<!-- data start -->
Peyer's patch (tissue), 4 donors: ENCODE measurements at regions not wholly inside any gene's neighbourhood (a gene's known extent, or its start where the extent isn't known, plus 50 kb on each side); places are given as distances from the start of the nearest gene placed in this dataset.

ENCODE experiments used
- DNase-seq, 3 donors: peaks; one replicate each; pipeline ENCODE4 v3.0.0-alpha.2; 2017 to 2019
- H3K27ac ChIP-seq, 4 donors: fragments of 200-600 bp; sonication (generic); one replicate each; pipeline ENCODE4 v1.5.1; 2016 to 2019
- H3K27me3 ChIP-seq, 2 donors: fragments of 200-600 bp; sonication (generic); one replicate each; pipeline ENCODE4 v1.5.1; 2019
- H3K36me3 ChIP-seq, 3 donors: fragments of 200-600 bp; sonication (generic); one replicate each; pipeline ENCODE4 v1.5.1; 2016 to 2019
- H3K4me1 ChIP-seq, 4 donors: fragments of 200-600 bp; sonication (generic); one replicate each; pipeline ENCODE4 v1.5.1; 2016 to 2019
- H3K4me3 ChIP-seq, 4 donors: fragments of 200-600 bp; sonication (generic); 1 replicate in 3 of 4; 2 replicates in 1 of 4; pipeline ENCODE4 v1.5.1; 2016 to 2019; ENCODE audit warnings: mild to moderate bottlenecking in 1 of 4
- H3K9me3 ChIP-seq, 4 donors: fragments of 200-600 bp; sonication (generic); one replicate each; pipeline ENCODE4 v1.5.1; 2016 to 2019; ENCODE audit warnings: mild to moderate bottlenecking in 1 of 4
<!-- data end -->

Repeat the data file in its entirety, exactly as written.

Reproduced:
Peyer's patch (tissue), 4 donors: ENCODE measurements at regions not wholly inside any gene's neighbourhood (a gene's known extent, or its start where the extent isn't known, plus 50 kb on each side); places are given as distances from the start of the nearest gene placed in this dataset.

ENCODE experiments used
- DNase-seq, 3 donors: peaks; one replicate each; pipeline ENCODE4 v3.0.0-alpha.2; 2017 to 2019
- H3K27ac ChIP-seq, 4 donors: fragments of 200-600 bp; sonication (generic); one replicate each; pipeline ENCODE4 v1.5.1; 2016 to 2019
- H3K27me3 ChIP-seq, 2 donors: fragments of 200-600 bp; sonication (generic); one replicate each; pipeline ENCODE4 v1.5.1; 2019
- H3K36me3 ChIP-seq, 3 donors: fragments of 200-600 bp; sonication (generic); one replicate each; pipeline ENCODE4 v1.5.1; 2016 to 2019
- H3K4me1 ChIP-seq, 4 donors: fragments of 200-600 bp; sonication (generic); one replicate each; pipeline ENCODE4 v1.5.1; 2016 to 2019
- H3K4me3 ChIP-seq, 4 donors: fragments of 200-600 bp; sonication (generic); 1 replicate in 3 of 4; 2 replicates in 1 of 4; pipeline ENCODE4 v1.5.1; 2016 to 2019; ENCODE audit warnings: mild to moderate bottlenecking in 1 of 4
- H3K9me3 ChIP-seq, 4 donors: fragments of 200-600 bp; sonication (generic); one replicate each; pipeline ENCODE4 v1.5.1; 2016 to 2019; ENCODE audit warnings: mild to moderate bottlenecking in 1 of 4